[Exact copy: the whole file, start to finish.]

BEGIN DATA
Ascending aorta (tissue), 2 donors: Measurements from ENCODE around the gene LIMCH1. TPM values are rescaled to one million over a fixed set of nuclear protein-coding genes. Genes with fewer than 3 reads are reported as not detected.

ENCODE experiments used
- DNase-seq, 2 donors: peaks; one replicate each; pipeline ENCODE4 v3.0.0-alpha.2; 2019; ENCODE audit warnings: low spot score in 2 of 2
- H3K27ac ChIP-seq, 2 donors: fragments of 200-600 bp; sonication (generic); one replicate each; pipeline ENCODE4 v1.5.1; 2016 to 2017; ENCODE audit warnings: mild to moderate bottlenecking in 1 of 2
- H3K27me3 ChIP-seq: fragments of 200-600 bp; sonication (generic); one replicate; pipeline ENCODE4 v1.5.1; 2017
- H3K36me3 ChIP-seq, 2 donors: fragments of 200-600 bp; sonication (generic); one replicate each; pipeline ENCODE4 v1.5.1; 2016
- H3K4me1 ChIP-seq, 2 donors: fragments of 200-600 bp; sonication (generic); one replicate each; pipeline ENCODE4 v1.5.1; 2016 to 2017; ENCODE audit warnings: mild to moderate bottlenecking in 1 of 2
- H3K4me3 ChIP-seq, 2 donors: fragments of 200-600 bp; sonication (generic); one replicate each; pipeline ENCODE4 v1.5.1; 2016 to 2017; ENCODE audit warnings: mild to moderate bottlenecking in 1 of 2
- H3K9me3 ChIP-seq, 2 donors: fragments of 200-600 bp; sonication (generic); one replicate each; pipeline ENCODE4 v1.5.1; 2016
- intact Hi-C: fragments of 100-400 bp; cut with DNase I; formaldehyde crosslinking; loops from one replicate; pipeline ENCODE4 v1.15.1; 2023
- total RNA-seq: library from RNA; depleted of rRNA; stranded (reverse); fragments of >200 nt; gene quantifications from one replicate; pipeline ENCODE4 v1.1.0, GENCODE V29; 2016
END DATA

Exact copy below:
Ascending aorta (tissue), 2 donors: Measurements from ENCODE around the gene LIMCH1. TPM values are rescaled to one million over a fixed set of nuclear protein-coding genes. Genes with fewer than 3 reads are reported as not detected.

ENCODE experiments used
- DNase-seq, 2 donors: peaks; one replicate each; pipeline ENCODE4 v3.0.0-alpha.2; 2019; ENCODE audit warnings: low spot score in 2 of 2
- H3K27ac ChIP-seq, 2 donors: fragments of 200-600 bp; sonication (generic); one replicate each; pipeline ENCODE4 v1.5.1; 2016 to 2017; ENCODE audit warnings: mild to moderate bottlenecking in 1 of 2
- H3K27me3 ChIP-seq: fragments of 200-600 bp; sonication (generic); one replicate; pipeline ENCODE4 v1.5.1; 2017
- H3K36me3 ChIP-seq, 2 donors: fragments of 200-600 bp; sonication (generic); one replicate each; pipeline ENCODE4 v1.5.1; 2016
- H3K4me1 ChIP-seq, 2 donors: fragments of 200-600 bp; sonication (generic); one replicate each; pipeline ENCODE4 v1.5.1; 2016 to 2017; ENCODE audit warnings: mild to moderate bottlenecking in 1 of 2
- H3K4me3 ChIP-seq, 2 donors: fragments of 200-600 bp; sonication (generic); one replicate each; pipeline ENCODE4 v1.5.1; 2016 to 2017; ENCODE audit warnings: mild to moderate bottlenecking in 1 of 2
- H3K9me3 ChIP-seq, 2 donors: fragments of 200-600 bp; sonication (generic); one replicate each; pipeline ENCODE4 v1.5.1; 2016
- intact Hi-C: fragments of 100-400 bp; cut with DNase I; formaldehyde crosslinking; loops from one replicate; pipeline ENCODE4 v1.15.1; 2023
- total RNA-seq: library from RNA; depleted of rRNA; stranded (reverse); fragments of >200 nt; gene quantifications from one replicate; pipeline ENCODE4 v1.1.0, GENCODE V29; 2016